The Contraceptive Vaginal Ring: Pros and Cons for Women
According to the Guttmacher Institute, 99% of women aged 15-44 who have had sexual intercourse have used at least one method of contraception. For those women who dislike the idea of taking a pill daily, having an implant placed, or getting injections, the contraceptive vaginal ring can present a viable alternative.
A relatively new technology that garnered recognition as one of Time Magazine’s Best Inventions of 2001, the contraceptive vaginal ring is a hormonal birth control method that follows a unique four-week pattern. Before women choose this birth control method over the others, it’s important to break down the facts, advantages, and disadvantages.
The Contraceptive Vaginal Ring
According to the American Pregnancy Association, the vaginal ring is quite simply a flexible ring of soft plastic that contains hormones that prevent pregnancy. Each ring lasts for a month of usage and generally costs between $30 and 35 (depending on factors like insurance). Women who are interested in getting the contraceptive vaginal ring will have to get a prescription from a physician.
Estrogen & Progestin
The contraceptive vaginal ring contains the hormones estrogen and progestin, which work in concert to prevent pregnancy. Together, these hormones prevent the body from ovulating, change the consistency of mucus at the cervix to prevent sperm from entering, and alter the lining of the uterus. With the vaginal ring, these two powerful hormones are absorbed through the vaginal lining.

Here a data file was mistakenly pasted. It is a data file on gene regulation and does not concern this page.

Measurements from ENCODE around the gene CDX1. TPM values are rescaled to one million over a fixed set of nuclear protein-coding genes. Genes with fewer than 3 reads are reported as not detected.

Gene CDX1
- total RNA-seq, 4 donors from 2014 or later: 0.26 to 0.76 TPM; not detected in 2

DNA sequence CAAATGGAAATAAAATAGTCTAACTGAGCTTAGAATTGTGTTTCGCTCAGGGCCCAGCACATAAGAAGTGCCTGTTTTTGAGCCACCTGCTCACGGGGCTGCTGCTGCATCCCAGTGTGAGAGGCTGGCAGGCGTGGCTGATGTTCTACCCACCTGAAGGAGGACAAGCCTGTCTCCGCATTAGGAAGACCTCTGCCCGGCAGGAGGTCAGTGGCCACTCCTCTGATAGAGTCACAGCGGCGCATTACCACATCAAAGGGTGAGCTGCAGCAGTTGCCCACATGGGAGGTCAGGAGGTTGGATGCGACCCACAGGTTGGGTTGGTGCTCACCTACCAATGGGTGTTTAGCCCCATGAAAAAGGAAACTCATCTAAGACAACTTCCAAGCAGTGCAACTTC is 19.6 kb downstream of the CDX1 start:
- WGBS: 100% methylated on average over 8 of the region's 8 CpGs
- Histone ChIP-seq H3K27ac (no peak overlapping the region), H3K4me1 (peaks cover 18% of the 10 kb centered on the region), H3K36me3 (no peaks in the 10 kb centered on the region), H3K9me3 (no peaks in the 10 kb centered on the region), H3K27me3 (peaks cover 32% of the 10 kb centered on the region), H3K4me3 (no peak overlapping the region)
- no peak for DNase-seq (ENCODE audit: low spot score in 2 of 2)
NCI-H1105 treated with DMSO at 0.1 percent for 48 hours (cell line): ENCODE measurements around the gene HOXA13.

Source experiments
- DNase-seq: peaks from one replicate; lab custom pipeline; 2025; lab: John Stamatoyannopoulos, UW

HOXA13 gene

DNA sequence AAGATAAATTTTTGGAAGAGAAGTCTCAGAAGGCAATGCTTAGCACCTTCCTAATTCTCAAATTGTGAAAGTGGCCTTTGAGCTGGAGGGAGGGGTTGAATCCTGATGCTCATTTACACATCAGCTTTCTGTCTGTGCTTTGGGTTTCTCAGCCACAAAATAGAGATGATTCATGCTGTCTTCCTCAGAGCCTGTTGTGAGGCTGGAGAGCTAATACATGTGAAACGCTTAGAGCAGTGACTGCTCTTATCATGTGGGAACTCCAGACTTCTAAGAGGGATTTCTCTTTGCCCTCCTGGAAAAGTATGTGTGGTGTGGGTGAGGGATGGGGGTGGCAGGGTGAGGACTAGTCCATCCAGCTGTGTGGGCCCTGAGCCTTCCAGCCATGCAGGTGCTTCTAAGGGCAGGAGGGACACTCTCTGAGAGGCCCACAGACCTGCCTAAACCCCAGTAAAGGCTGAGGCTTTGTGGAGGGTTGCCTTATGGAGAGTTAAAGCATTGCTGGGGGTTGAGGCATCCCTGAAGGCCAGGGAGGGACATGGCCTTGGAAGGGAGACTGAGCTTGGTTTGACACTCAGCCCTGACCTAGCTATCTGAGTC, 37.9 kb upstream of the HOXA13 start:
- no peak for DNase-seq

Simple Insertion & Removal
The vaginal ring is unique among contraceptives because it’s inserted into the vagina. The process is simple as outlined on the NuvaRing website:
- Women should thoroughly wash and dry their hands before insertion.
- Choose a comfortable position for insertion; usually, women lie down, squat, or stand with one leg propped up.
- Pinch the ring between your thumb and index finger to get it into a flattened shape.
- Insert it into the vagina, then push it further into the vagina with the index finger.
- To remove, simply wash hands, get into a comfortable position, and use your index finger to hook into the ring and pull it out.
Though it doesn’t require daily maintenance like the Pill, the vaginal ring does require women to carefully follow a cycle of insertion and removal. Women are instructed to wear the ring for three weeks (21 days) and then remove and leave it out for one week (seven days). It’s important to pick a standardized time of day for this (i.e. make it a habit to insert it and remove it at 9:30 p.m. on schedule), and to carefully mark a calendar with the details.
Advantages of the Vaginal Ring
For many women, the vaginal ring is attractive because of its effectiveness in preventing unwanted pregnancies: with perfect use, it’s 99% effective. Even in cases when women don’t use it correctly, it’s still 90% effective in preventing pregnancy.
Decreased Dysmenorrhea & Menorrhagia
For some women, a menstrual period is accompanied by extremely painful cramps known as dysmenorrhea. It can either be considered primary (caused by uterine chemicals called prostaglandins) or secondary (caused by co-factors like endometriosis or fibroids). Some women also experience menorrhagia during menstrual periods, which is marked by abnormally heavy bleeding.